Addressing the slow-down in research. Research efforts have been broadly impacted by the requirement for social distancing. While some groups can engage in data analysis or computational studies, many others are limited in their ability to make progress by lack of lab access or engagement in the field. This limitation is particularly acute for trainees in wet lab research, where density is the norm, and in fields where there is direct interaction with human subjects. Graduate students and postdoctoral researchers are delayed in their career progress, goals for grants are becoming infeasible, and significant costs are being accrued in salaries, idled equipment, and research studies that are stopped and will need to be re-started. In brief, during the slow-down, academia’s research mission has been impaired, with significant financial costs and some of the greatest burdens falling on early-career researchers.
Responding to non-uniformity among federal grant sponsors. The guidance from OMB to federal agencies for administering grant funding in the current situation has been very helpful. One concern, however, is that federal funding agencies are not taking a uniform approach in following the OMB guidance. Variations among agencies, as documented by COGR, are causing administrative difficulty and inefficiency.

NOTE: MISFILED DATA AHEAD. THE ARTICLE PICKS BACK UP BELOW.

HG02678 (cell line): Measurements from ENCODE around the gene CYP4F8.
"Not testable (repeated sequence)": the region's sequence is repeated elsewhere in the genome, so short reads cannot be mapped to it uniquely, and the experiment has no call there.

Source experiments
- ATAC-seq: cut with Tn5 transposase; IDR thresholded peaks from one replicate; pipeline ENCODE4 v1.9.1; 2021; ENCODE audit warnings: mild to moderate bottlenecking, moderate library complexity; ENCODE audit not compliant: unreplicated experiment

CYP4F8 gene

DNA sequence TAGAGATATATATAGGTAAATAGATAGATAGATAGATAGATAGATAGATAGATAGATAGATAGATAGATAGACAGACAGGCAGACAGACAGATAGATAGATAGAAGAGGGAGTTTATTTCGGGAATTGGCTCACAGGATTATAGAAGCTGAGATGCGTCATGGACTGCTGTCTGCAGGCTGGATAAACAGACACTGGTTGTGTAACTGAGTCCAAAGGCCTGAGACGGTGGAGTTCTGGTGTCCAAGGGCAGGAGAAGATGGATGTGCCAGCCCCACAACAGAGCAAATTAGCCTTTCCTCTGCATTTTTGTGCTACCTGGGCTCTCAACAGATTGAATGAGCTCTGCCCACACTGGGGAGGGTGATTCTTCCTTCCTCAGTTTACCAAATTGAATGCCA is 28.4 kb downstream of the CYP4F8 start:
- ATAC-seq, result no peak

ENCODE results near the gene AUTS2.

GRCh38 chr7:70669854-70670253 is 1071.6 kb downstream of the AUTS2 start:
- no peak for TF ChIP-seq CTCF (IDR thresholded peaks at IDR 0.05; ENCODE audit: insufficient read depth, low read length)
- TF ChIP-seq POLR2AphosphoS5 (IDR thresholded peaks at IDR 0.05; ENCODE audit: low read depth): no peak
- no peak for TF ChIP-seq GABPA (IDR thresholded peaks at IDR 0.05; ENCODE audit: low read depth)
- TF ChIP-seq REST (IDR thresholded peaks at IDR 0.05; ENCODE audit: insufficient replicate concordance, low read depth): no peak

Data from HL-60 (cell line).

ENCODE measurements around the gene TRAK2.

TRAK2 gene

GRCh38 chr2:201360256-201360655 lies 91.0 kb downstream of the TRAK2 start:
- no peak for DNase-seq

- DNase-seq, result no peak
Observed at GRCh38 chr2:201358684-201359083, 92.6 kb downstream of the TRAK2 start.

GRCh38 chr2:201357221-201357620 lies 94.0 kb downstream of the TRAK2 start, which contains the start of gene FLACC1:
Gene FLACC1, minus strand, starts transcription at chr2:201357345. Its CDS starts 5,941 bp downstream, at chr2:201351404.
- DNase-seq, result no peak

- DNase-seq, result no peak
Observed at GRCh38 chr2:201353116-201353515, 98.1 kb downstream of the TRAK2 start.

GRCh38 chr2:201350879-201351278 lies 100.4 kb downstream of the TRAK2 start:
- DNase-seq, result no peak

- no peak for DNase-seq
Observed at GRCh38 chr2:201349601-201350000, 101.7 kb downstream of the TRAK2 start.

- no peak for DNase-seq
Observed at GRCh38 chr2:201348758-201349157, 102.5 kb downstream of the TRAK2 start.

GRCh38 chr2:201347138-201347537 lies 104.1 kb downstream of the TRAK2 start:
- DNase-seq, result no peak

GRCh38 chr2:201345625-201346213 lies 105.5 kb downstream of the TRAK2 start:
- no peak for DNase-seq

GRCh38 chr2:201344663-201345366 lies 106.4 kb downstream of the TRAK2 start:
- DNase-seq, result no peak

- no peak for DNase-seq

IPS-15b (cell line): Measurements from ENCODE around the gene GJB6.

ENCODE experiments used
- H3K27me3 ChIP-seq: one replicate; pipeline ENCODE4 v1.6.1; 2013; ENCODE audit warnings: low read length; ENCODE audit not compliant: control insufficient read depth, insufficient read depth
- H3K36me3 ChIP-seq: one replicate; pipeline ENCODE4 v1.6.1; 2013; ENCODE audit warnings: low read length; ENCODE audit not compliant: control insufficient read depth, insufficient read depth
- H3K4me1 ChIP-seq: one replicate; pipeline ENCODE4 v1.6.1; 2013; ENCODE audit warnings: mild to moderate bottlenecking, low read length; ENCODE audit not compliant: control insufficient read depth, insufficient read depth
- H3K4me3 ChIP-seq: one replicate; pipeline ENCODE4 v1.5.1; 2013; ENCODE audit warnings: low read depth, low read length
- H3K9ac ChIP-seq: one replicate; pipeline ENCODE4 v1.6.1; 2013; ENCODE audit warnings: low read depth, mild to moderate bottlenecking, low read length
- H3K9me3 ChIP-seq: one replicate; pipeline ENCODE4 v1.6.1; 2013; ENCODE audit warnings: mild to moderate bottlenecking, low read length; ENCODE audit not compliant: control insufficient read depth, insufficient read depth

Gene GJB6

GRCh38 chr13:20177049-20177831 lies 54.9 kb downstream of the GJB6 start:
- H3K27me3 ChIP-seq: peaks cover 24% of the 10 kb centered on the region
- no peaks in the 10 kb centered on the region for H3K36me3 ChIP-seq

Meeting federal research contract deliverables. Federal research contracts have deliverables that may not be achievable under the current circumstances. Federal agencies appear to be adopting a case-by-case approach to contracts, in contrast to the broad OMB guidance for grants. Renegotiating these agreements will add a significant burden to both administrative staff and researchers.
Working with non-federal sponsors. The university research enterprise includes many research efforts funded by state governments, private foundations, and corporate partners. Grants and contracts from these sources are being administered differently by each sponsor, which is a significant burden on administrative staff and researchers. Funding from all of these sources is currently at risk, and cuts have occurred. Universities are also faced with questions regarding how to support employees paid from these sources when they are unable to work on the projects to which their full or partial effort is contractually tied.
Addressing visa issues. Due to the closures of consulates and other logistical problems, visa issues for foreign Ph.D. students, postdocs, and others are building and more issues are expected in the coming year. These foreign researchers form a critical component of the research enterprise, and they represent a significant fraction of the pipeline for the future STEM workforce.